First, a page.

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They had told him tales of the sunny lands

That rose over Indian seas,
Where gold shone glancing from river sands

And strange fruit bent the trees;
They had wiled him away from his father's hearth
With its light of peace and its voice of mirth.

Now,—that fruit and the river gems were near,
And he strayed 'neath the tropic sun,

But the voice of promise that thrilled in his ear,
At that joyous time was gone;

And the hope he had chased, 'mid the wilds of night

Had melted away like a firefly's light.

Oh I have watched him gazing long

Where the homeward vessels lay,
Cheating sad thoughts with some old song,

And wiping his tears away.
Oh well I knew that that weary breast,
Like the dove of the deluge, pined for rest.

There was a 'worm i' the bud,' whose fold

Defied the leech's art,
Consumption's hectic plague-spot told

A tale of a broken heart.
The boy knew he was dying, but the sleep
Of death is bliss to those that' watch and weep.'

He died—but memory's wizard power

With its ghostlike train had come
To the dark heart's ruins, at that last hour,

And he murmured ' borne, home, home!'
And his spirit passed with its happy dream
Like a bird in the track of a bright sunbeam.

Oh talk of Spring to the trampled flower,

Of light to the fallen star,
Of glory to those that in danger's hour

Lay cold on the fields of war;
But ye mock the exile's heart when ye tell
Of ought but the home where it pines to dwell!

A. B. P.

HEART'S EASE.

I used to love thee, simple flower,
To love thee dearly when a boy,
For thou did'st seem in childhood's hour,
The smiling type of childhood's joy.

But now thou only mock'st my grief,
By waking thoughts of pleasure fled;
Give me,—give me the withered leaf,
That falls in Autumn's bosom dead.

For that ne'er tells of what has been,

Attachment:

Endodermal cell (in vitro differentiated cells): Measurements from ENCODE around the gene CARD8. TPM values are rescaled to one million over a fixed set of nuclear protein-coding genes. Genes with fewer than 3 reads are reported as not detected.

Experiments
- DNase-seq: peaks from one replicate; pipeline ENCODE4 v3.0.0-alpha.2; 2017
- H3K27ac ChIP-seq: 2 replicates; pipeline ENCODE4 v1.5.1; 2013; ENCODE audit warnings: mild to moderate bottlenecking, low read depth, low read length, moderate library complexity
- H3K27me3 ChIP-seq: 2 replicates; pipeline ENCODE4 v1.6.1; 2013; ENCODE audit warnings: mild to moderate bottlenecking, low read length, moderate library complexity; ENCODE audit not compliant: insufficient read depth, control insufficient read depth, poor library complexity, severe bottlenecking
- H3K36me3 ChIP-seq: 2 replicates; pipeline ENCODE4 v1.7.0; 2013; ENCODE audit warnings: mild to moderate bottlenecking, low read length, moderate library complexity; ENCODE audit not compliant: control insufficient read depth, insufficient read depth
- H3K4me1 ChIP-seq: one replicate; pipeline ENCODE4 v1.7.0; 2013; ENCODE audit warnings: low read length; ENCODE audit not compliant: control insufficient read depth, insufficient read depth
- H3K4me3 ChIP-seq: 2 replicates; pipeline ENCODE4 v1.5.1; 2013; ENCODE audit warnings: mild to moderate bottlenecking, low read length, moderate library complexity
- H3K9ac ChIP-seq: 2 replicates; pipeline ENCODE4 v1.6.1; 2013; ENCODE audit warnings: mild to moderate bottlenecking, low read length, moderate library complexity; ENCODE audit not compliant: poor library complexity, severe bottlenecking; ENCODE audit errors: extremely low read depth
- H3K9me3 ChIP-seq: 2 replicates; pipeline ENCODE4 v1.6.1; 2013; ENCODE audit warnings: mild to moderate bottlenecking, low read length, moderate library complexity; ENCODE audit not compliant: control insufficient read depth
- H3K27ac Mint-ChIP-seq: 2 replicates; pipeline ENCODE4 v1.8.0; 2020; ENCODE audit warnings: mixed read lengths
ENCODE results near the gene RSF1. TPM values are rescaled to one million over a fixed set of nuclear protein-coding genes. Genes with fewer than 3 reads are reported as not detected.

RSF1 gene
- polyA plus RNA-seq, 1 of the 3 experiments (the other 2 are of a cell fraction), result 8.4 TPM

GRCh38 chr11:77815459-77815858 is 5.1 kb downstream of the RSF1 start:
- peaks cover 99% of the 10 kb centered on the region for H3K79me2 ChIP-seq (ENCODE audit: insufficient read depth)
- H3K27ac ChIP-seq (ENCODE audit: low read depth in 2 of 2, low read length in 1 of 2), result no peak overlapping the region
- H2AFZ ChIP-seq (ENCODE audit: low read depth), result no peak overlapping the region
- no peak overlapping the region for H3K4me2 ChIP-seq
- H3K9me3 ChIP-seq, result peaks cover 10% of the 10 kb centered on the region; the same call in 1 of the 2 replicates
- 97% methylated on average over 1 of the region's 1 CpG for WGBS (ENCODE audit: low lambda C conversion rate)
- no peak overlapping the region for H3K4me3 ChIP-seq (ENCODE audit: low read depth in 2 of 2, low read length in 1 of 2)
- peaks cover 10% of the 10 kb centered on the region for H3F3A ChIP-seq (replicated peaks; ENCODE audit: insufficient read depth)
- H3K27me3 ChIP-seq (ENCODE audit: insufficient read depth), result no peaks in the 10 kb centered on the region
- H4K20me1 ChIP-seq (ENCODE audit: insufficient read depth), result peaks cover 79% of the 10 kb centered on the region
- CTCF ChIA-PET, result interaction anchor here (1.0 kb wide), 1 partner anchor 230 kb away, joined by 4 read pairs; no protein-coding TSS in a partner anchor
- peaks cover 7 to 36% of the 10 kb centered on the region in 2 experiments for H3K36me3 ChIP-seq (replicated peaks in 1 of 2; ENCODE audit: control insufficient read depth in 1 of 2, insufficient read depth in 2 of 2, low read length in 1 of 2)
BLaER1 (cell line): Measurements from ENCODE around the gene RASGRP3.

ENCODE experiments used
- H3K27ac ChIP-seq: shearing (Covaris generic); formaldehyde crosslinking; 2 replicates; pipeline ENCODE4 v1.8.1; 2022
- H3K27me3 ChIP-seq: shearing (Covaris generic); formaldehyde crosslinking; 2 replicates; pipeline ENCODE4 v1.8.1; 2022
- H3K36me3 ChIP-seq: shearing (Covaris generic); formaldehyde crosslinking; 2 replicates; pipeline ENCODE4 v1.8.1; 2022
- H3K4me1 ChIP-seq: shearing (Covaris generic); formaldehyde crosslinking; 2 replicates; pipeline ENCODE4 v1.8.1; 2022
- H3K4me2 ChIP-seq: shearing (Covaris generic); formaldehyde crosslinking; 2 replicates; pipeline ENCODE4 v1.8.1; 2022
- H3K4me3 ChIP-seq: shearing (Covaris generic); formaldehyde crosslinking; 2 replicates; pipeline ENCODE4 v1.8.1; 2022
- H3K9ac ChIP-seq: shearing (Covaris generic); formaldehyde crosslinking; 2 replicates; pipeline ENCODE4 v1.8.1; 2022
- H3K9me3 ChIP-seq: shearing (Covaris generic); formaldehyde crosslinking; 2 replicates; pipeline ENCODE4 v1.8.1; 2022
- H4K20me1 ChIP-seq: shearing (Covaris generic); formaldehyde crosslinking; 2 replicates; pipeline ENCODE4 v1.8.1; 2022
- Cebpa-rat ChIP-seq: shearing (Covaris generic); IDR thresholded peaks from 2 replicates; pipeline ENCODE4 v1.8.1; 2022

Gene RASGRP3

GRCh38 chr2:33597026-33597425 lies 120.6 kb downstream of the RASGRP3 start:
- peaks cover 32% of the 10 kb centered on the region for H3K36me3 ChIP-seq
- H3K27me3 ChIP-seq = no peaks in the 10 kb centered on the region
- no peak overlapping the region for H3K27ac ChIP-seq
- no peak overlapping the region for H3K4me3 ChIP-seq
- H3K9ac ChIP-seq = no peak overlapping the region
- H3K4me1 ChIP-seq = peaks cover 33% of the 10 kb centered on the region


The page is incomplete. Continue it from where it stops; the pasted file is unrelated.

But 'warns me what I soon shall be;
It looks not back on pleasure's scene,
But points unto futurity.

I love thee not, thou simple flower,
For thou art gay, and I am lone,
Thy beauty died with childhood's hour,
The hearts ease from my path is gone.

Anon.

WHAT,IS TIME?

I asked an aged man,—a man of cares,—
Wrinkled, and curved, and white with hoary hairs;
'Time is the warp of life,' he said, ' Oh tell
The young, the fair, the gay, to weave it well.'
I asked the ancient venerable dead,—
Sages who wrote, and warriors who bled;

From the cold grave a hollow murmur flowed,

'Time sowed the seed we reap in this abode.''

I asked a dying sinner, ere the tide

Of life had left his veins,—' Time,' he replied,

'I've lost it! Ah I the treasure!' and he died.

I asked the golden sun and silver spheres,

Those bright chronometers of days and years; .

They answered, ' Time is but a meteor glare,'

And bade me for eternity prepare.

I asked the seasons, in their annual round,

Which beautify or desolate the ground;

And they replied, (no oracle more wise,)

'Tis folly's blank, and wisdom's highest prize.'

I asked a spirit lost—but, Oh! the shriek

That pierced my soul—I shudder while I speak!

It cried, ' A particle—a speck—a mite

Of endless years—duration infinite!'

Of things inanimate,—my dial I

Consulted, and it made me this reply,

'Time is the season fair of living well,

The path of glory, or the road to hell.';

I asked my Bible, and methought it said,

'Time is the present hour, the past is fled,—

Live, live to-day! to-morrow never yet

On any human being rose or set.'

I asked old Father Time, himself, at last,
But, in a moment, he flew swiftly past,
His chariot was a cloud—the viewless wind
His noiseless steeds—which left no trace behind.
I asked the mighty angel—who shall stand
One foot on sea, and one on solid land,—
'By Heaven,' he cried, ' I swear the mystery's o'er,
'Time was,' he cried,' but Time shall be no more.'

Rev. Joshua Marsdtn.

ON RECEIVING INTELLIGENCE OF

A YOUNG FRIENDS DEATH IN INDIA.

Little grief disturbed our breasts that hour,

When from thee, my friend! we parted;

For Hope stood by, heart-soothing power!

And wiped off the tears that started.

Yes! she bade us check the bursting tears,
And drive away thoughts of sorrow,
And pointed out, 'mid the circle of years,
Some distant, yet joyful morrow.

Some joyful morrow, when safe to home,
We should hail thee again returning,

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